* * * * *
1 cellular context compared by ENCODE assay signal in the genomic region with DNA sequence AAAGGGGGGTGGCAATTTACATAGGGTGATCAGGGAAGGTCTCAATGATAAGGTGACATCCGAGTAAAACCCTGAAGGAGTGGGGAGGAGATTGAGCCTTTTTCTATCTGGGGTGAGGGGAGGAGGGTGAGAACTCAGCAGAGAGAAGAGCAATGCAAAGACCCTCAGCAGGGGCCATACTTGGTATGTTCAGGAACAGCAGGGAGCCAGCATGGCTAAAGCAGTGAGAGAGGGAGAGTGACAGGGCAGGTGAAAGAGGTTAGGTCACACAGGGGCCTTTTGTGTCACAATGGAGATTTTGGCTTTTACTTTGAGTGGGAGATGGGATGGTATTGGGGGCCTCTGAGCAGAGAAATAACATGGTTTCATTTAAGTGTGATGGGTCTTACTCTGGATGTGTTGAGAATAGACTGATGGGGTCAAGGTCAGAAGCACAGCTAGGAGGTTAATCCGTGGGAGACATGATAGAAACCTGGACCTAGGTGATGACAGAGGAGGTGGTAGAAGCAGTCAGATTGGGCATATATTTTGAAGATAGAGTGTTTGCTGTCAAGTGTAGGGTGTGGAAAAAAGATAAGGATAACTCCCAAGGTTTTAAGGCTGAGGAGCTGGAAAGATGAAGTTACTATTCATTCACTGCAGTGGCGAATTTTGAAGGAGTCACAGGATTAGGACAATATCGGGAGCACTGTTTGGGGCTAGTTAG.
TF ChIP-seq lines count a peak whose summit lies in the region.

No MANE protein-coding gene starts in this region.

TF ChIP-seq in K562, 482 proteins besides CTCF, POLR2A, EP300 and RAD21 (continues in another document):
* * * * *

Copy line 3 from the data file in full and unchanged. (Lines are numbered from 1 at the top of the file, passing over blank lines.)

No MANE protein-coding gene starts in this region.